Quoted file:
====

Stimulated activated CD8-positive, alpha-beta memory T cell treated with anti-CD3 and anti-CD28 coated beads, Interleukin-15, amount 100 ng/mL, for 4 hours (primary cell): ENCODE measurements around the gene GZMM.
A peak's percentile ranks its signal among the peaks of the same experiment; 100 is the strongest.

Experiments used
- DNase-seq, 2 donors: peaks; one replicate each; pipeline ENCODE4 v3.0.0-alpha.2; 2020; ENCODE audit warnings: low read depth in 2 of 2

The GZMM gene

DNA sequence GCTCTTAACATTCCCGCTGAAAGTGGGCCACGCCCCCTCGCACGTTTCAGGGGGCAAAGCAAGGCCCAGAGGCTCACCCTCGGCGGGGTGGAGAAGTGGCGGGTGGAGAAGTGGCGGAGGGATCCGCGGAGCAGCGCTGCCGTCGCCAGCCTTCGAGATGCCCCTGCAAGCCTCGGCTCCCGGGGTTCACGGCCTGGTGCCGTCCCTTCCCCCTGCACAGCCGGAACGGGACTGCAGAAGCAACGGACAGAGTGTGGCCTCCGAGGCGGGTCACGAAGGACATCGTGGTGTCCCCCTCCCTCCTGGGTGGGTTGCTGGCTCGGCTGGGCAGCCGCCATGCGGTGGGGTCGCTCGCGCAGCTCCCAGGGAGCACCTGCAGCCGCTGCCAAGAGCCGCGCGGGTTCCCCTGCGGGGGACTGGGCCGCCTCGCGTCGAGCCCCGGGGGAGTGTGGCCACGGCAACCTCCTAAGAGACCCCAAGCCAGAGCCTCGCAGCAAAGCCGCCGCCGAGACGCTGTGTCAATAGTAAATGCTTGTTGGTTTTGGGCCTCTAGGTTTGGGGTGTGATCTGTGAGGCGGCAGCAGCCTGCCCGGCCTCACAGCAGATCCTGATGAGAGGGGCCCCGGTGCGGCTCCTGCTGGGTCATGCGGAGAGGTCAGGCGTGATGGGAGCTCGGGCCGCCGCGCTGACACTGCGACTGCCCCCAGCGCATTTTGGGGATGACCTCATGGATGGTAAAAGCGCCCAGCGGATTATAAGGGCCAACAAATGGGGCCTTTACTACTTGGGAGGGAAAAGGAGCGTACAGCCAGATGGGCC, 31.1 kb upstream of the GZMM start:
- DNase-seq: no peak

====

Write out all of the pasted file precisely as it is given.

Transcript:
Stimulated activated CD8-positive, alpha-beta memory T cell treated with anti-CD3 and anti-CD28 coated beads, Interleukin-15, amount 100 ng/mL, for 4 hours (primary cell): ENCODE measurements around the gene GZMM.
A peak's percentile ranks its signal among the peaks of the same experiment; 100 is the strongest.

Experiments used
- DNase-seq, 2 donors: peaks; one replicate each; pipeline ENCODE4 v3.0.0-alpha.2; 2020; ENCODE audit warnings: low read depth in 2 of 2

The GZMM gene

DNA sequence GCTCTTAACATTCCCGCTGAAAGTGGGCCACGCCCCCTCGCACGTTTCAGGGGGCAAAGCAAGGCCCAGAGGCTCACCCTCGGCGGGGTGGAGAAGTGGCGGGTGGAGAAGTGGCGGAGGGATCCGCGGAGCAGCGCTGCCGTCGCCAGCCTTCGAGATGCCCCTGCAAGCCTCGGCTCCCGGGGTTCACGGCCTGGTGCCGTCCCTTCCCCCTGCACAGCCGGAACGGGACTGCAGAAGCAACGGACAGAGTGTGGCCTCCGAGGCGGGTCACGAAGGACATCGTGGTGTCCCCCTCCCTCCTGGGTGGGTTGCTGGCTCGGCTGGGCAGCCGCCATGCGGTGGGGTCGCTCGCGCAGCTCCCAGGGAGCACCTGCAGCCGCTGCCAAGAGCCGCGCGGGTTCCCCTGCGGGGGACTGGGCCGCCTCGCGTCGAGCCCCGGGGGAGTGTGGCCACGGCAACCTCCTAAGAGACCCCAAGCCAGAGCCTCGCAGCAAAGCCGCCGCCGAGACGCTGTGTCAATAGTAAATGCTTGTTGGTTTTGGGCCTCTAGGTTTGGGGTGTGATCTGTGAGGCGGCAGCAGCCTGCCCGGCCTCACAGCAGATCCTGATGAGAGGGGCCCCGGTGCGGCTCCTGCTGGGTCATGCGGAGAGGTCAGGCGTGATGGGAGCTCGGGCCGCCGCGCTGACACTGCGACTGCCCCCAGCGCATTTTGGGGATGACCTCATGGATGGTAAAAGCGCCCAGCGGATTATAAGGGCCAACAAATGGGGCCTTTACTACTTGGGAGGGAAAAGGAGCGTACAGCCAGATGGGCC, 31.1 kb upstream of the GZMM start:
- DNase-seq: no peak